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Physiol Behav. 1995 Oct;58(4):633-9.

Sexual responses to urinary chemosignals depend on photoperiod in a male primate.

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CNRS URA 1183, Laboratoire d'Ecologie Générale, MNHN, Brunoy, France.


In male lesser mouse lemurs, testicular size and plasma testosterone levels are controlled by photoperiodic variations but can be modified by urinary cues from conspecifics. To test whether urinary cues may have differential effects on testicular size and testosterone levels depending on the photoperiodic state of the receiver, isolated males were exposed for 4 wk to urinary cues from oestrous females or dominant males:--at the beginning of the breeding season induced by long photoperiod (LD),--during refractoriness to LD leading to spontaneous sexual regression and during sexual quiescence exhibited by males kept in short photoperiod (SD). Urinary chemosignals from females were always stimulatory producing significant increases in testosterone levels. By contrast, urinary cues from dominant males produced significant differential effects on reproductive function. They depressed sexual function only at the beginning of the breeding season. During SD or during refractoriness to LD, chemosignals were stimulatory leading to increases in testosterone levels and full development of testes. These results demonstrate that the same chemosignal may have opposite effect on sexual function of the receiver depending on endocrine mechanisms set up by photoperiod.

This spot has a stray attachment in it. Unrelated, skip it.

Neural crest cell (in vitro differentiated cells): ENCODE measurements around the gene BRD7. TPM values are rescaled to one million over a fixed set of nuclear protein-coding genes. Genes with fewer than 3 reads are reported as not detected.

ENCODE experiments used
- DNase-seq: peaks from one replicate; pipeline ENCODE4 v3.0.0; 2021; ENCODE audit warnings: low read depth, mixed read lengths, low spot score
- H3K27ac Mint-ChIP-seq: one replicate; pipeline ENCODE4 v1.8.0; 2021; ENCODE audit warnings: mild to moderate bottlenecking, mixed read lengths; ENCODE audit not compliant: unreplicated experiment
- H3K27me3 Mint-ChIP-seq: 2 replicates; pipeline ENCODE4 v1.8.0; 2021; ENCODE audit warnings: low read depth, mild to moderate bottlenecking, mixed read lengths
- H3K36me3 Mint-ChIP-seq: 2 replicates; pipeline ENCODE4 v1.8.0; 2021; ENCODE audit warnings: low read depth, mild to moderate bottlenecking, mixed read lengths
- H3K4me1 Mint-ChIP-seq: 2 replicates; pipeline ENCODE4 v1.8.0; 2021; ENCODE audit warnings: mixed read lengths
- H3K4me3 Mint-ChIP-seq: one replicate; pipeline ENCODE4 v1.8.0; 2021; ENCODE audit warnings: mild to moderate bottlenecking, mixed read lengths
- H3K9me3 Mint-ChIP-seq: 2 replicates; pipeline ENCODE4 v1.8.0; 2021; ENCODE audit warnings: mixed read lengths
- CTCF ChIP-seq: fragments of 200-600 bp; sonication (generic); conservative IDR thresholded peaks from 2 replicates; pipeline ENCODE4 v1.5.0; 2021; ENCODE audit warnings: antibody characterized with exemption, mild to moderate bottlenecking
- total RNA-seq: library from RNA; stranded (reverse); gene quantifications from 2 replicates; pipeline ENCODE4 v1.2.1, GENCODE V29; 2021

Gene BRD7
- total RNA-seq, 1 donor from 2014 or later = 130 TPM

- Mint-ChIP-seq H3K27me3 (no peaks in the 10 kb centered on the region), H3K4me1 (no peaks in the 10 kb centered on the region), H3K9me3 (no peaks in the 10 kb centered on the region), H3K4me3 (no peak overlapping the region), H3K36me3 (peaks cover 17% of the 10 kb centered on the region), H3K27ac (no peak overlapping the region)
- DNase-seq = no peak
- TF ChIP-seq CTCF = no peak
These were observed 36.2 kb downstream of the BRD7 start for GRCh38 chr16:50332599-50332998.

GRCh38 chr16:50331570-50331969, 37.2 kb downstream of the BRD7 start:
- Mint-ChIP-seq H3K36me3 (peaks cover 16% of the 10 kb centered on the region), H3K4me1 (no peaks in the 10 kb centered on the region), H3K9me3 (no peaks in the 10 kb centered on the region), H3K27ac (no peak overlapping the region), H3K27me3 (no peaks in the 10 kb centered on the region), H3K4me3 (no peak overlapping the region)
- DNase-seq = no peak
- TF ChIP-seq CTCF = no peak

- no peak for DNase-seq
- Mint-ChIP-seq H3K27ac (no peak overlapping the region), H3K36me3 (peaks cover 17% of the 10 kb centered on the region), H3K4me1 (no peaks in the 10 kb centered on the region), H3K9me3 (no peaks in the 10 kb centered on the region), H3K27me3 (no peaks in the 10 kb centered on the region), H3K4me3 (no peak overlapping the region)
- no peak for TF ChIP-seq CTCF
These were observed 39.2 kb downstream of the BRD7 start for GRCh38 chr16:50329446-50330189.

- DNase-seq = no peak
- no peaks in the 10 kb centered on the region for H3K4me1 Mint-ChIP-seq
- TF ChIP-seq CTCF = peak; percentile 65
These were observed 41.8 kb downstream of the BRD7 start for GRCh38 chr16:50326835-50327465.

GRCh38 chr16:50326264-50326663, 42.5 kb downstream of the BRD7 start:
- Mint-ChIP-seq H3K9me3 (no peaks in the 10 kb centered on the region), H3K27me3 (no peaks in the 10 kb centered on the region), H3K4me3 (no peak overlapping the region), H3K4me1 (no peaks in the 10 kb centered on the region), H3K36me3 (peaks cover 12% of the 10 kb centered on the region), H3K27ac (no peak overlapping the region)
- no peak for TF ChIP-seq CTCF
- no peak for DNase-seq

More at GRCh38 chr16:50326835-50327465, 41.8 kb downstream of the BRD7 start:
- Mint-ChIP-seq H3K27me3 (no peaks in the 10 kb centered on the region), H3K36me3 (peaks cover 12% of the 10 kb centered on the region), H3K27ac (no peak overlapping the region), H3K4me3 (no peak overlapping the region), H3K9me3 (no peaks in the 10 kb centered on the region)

[Indexed for MEDLINE]

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